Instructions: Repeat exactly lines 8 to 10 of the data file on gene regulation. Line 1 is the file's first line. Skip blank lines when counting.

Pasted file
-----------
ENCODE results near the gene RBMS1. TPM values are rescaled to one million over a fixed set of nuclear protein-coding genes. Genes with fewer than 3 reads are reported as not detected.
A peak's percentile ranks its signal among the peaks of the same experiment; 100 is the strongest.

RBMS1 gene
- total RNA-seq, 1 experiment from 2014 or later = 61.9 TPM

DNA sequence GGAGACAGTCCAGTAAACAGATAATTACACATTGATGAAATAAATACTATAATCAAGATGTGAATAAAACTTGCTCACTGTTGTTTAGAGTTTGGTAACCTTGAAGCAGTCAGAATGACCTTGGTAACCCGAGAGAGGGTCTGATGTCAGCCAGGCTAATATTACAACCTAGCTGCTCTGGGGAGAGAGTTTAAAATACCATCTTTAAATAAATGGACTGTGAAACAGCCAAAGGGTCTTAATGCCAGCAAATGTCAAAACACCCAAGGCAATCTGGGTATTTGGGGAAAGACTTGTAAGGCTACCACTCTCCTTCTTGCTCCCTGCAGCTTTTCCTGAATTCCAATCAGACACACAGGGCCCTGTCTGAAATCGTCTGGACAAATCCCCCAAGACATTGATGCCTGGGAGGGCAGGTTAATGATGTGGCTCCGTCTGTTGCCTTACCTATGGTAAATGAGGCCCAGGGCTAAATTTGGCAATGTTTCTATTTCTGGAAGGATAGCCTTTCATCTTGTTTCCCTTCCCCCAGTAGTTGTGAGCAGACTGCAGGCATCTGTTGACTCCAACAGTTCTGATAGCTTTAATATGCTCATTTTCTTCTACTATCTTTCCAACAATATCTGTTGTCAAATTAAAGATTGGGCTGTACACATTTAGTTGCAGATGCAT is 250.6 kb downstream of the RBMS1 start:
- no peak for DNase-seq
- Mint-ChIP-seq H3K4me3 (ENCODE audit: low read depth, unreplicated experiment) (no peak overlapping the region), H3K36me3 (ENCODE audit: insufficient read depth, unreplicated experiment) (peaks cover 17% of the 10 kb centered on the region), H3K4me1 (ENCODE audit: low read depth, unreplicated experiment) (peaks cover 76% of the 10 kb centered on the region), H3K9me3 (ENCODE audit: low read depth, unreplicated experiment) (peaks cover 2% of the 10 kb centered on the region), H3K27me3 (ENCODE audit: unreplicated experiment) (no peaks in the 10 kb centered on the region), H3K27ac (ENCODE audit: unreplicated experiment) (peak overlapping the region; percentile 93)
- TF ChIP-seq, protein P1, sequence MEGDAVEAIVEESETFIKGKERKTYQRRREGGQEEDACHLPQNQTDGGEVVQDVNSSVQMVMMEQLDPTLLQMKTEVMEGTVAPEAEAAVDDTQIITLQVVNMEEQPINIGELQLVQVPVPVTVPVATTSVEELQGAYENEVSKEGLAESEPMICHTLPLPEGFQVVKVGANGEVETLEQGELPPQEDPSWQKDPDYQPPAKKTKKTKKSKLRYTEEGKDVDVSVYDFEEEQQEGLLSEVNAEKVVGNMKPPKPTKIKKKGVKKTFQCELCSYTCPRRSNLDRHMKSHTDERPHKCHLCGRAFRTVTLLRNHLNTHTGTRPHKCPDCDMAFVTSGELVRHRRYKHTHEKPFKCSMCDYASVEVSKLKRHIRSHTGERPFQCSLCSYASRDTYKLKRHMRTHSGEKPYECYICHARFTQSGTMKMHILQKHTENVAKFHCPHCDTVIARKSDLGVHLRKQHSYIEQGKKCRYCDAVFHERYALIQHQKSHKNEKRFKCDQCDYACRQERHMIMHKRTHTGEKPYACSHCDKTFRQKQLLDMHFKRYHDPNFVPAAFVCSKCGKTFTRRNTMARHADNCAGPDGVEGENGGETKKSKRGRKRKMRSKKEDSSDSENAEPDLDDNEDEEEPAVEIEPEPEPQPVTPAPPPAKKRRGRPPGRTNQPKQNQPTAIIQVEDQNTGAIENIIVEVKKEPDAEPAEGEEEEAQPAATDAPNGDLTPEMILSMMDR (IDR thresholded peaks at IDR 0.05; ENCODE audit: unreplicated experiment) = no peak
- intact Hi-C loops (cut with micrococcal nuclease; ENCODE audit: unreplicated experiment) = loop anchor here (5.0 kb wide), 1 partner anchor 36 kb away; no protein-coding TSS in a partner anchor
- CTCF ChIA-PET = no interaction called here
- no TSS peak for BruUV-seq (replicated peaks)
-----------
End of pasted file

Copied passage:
- TF ChIP-seq, protein P1, sequence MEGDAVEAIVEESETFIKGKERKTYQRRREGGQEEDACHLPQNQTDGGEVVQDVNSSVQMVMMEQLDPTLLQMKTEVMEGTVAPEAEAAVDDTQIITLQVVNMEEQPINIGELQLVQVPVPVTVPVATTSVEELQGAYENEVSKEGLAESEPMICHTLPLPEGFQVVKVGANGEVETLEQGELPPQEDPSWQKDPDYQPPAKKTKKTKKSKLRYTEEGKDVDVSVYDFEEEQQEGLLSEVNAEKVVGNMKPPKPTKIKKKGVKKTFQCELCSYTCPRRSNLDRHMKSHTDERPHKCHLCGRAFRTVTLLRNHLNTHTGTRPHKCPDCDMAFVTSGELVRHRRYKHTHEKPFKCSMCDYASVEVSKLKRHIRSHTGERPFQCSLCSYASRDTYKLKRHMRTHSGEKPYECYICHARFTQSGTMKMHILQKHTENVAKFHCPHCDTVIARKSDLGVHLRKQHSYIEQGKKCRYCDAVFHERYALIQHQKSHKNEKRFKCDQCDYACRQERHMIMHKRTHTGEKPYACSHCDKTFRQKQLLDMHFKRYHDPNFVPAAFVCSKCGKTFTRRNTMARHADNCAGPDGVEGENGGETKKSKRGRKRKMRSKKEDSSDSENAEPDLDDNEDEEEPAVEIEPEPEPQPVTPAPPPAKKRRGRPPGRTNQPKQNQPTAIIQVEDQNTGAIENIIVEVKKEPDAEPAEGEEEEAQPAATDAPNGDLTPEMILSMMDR (IDR thresholded peaks at IDR 0.05; ENCODE audit: unreplicated experiment) = no peak
- intact Hi-C loops (cut with micrococcal nuclease; ENCODE audit: unreplicated experiment) = loop anchor here (5.0 kb wide), 1 partner anchor 36 kb away; no protein-coding TSS in a partner anchor
- CTCF ChIA-PET = no interaction called here